Run It Back: The Anatomy of a 20-Point Win
Photo Credit: Aaron Babcock

Run It Back: The Anatomy of a 20-Point Win

January 19, 2018

Prior to Thursday’s win against Michigan, the Wolverines had shot better than 40 percent from 3-point range in five straight meetings with the Huskers, and they were at 50 percent or better in each of the last three. 

It’s not a coincidence that Nebraska had not beaten the Wolverines since entering the conference. Michigan’s five-out offense with shooters all over the floor had confounded the Huskers time and time again.

That wasn’t the case on Thursday, however. Nebraska held Michigan to 4-of-18 from deep. That’s a season-low in both makes and percentage (22.2), and it’s the second lowest total of attempts.

“You couldn’t let them get open 3s,” Coach Tim Miles said. “There were a lot of times where it seemed like it got to be down in the clock, the shot clock 12, 11, 10, and it became isolation and try to drive and beat us off the drive and we got a couple raids in early for steals … Almost no team can beat you exclusively from two. So if we could keep them off the 3-point line and off the foul line, we thought we had a good chance.”

In Michigan’s pair of wins over Nebraska last season, the 6-foot-11 Moritz Wagner shot a combined 7-of-10 from 3. On Thursday, Nebraska held the Wagner to just one attempt — a miss which came with 8:06 left in the game and Michigan down 14 (on the following possession, junior guard James Palmer Jr. buried a 3-point attempt of his own that served as an early dagger). 

“You’ve got to get to Wagner — he’s really good, he’s a pro,” Miles said.

It was just the third time all season Wagner had only attempted one triple in a game as he was averaging 3.7 while shooting 42.4 percent. The Huskers switched every ball screen and chased him off the line every time he caught the ball on the perimeter. Wagner did aggressively attack the closeout and blow by for a dunk one time, but that proved to be his only points of the game as the Huskers confounded the big German to the point where the student section was openly mocking him with chants.

As Miles also mentioned, the free-throw line was a big key as well. The Huskers held Michigan to 10 attempts from the foul line and they only made six of them. Both the attempts and the makes were tied for the second-lowest of the season for Michigan. On the other end, Nebraska shot 15-of-23 — not a great percentage at 65.2, but it got the job done.

As for scoring inside the arc, Nebraska won that battle as well. The Wolverines shot 17-of-38 (44.7 percent) while the Huskers shot 21-of-36 (58.3 percent).

So to recap, Nebraska out-scored Michigan by three from 3-point range, by nine from the foul line and by eight inside the arc. That is the anatomy of a 20-point beatdown.

Nebraska’s impressive defensive performance extended beyond just facing tough shots, however. The Huskers also forced 12 turnovers (including nine in the first half) and outscored the Wolverines 11-3 in points off turnovers, which could have been an even bigger disparity. Nine of those turnovers by Michigan were steals for the Huskers, which usually leads to an opportunity for a run-out and an easy basket. Miles said decision-making in the open court is something the Huskers still need to improve.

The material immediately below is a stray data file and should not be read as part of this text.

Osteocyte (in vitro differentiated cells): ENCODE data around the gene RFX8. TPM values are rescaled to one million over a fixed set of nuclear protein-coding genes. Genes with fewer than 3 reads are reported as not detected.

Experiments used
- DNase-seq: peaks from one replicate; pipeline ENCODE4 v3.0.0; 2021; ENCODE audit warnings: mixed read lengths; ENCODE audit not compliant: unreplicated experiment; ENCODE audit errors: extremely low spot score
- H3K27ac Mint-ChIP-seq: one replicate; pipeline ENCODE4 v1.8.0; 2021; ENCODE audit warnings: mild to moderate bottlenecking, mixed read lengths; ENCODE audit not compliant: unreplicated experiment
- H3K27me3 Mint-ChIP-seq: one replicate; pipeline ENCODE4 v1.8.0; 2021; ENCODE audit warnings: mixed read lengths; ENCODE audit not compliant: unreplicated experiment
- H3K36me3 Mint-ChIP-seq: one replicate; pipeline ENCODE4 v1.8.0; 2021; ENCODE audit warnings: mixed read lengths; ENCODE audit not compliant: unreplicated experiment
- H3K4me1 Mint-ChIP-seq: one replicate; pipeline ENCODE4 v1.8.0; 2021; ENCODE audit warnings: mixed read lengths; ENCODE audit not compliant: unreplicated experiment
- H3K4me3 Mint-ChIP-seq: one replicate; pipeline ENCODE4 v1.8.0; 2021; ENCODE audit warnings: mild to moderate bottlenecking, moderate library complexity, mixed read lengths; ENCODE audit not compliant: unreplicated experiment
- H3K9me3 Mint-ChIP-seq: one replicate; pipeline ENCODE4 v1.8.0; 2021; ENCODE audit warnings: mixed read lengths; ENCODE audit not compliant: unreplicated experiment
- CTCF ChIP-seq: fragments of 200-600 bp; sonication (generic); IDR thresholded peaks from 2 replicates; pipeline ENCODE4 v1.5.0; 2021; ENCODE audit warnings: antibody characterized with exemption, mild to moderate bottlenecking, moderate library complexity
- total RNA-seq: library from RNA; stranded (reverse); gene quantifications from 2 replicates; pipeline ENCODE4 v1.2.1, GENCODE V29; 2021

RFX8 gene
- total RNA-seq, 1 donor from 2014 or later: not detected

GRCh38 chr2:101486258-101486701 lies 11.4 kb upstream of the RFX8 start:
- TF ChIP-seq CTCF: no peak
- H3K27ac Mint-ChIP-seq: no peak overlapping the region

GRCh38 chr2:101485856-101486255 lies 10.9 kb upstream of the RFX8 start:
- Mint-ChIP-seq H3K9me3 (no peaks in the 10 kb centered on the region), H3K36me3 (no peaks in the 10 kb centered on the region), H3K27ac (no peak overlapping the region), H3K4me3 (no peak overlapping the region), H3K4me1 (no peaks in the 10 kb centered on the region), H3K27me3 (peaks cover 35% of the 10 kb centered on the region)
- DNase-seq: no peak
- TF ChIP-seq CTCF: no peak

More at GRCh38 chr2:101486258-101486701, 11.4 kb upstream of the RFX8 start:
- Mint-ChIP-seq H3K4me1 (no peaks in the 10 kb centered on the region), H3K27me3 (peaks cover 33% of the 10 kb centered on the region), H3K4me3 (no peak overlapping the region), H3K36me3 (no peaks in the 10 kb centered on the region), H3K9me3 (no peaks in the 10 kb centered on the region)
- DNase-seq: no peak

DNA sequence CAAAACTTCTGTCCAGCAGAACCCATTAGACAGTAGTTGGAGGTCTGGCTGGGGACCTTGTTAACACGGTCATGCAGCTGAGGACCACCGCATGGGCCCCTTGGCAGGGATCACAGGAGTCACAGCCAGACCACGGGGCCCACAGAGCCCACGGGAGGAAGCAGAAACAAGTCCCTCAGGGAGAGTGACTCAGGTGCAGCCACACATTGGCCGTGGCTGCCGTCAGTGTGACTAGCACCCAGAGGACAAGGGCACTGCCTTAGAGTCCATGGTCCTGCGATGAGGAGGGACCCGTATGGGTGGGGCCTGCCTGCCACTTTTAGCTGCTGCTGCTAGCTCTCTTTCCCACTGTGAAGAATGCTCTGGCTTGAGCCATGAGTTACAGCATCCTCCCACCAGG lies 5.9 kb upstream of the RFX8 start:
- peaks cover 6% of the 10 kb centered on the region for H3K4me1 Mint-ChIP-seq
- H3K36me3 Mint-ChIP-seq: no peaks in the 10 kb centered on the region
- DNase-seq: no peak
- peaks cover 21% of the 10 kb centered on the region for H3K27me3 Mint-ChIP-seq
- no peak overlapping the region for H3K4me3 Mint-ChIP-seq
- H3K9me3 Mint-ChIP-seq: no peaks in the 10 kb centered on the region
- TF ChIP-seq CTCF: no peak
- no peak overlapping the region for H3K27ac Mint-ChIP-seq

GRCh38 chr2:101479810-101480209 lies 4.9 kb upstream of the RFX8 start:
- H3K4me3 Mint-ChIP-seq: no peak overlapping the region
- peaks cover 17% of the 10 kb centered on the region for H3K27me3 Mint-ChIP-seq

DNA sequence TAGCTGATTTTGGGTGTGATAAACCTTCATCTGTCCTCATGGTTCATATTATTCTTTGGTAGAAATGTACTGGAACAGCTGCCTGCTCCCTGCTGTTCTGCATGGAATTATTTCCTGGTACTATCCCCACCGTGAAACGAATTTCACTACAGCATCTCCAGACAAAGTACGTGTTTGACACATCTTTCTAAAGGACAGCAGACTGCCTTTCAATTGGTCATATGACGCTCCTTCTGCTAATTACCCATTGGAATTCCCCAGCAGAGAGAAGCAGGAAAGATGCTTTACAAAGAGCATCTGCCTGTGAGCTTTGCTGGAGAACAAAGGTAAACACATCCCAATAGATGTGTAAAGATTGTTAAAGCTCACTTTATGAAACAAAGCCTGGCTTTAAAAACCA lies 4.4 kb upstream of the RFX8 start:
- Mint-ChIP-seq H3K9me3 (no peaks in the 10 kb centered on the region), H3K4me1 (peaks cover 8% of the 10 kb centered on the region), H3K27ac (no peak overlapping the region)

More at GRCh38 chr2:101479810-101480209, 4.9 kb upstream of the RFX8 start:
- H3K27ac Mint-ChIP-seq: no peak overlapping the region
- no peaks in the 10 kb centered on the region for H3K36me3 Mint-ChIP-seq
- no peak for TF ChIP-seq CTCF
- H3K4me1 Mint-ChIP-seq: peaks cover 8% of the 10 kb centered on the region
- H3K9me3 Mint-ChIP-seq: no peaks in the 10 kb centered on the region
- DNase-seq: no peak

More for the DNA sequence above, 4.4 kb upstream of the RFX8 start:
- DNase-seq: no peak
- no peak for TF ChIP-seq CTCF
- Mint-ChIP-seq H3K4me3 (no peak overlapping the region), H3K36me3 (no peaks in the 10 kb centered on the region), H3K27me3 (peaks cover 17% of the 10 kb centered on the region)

“We turned them over, which I didn’t expect to do but then we did,” Miles said. “That boded well for our offense and of course I thought, allowed us to play with a lead and get a little more confident.”

Miles was caught off-guard by Nebraska’s success forcing turnovers because the Wolverines were 15th in the country and first in the conference in ball security, averaging less than 10 giveaways per game.

The one area in which the Wolverines had success was on the offensive glass, where they snagged 14 boards led by Charles Matthews’ five. That’s twice the number for the Huskers as seven different players each grabbed an offensive rebound. Even so, Michigan only won the second-chance points battle 16-12 as Nebraska’s defense remained strong even after failing to secure a board the first time around. 

Thursday’s win included several big-time performances, but Miles made sure to give a  shout-out to one player in particular even though he only scored five points on 2-of-5 shooting.

“We got very good contributions out of our two four men, Isaiah [Roby] and Isaac [Copeland]. Glynn [Watson Jr.] did a very good job. Palmer was super. But Evan Taylor, since he’s gone to the bench, was really critical tonight He made some plays early with some steals and a hustle play, diving, getting into a play that was outstanding.”

Taylor has been terrific since moving to the bench, a big development for the Huskers after he had struggled mightily in Nebraska’s first six Big Ten games as a starter. In Monday’s win against Illinois, Taylor put up 13 points and on Thursday, he was all over the court with three steals, a block and a team-high seven rebounds. Taylor finished plus-23 in his 27 minutes and really set the tone with his hustle.

Put all of that together and you have Nebraska’s most complete win of the season, the best win for the Huskers in the two-and-a-half years I’ve been covering this program.

Now, Nebraska has to hope they can take all of that on the road as the Huskers have a date with an Ohio State team that is unbeaten in conference play and ranked 22nd in both major polls under new coach Chris Holtmann. If the Huskers can pull off another upset, a trip to the Big Dance suddenly looks like more than a long shot. 

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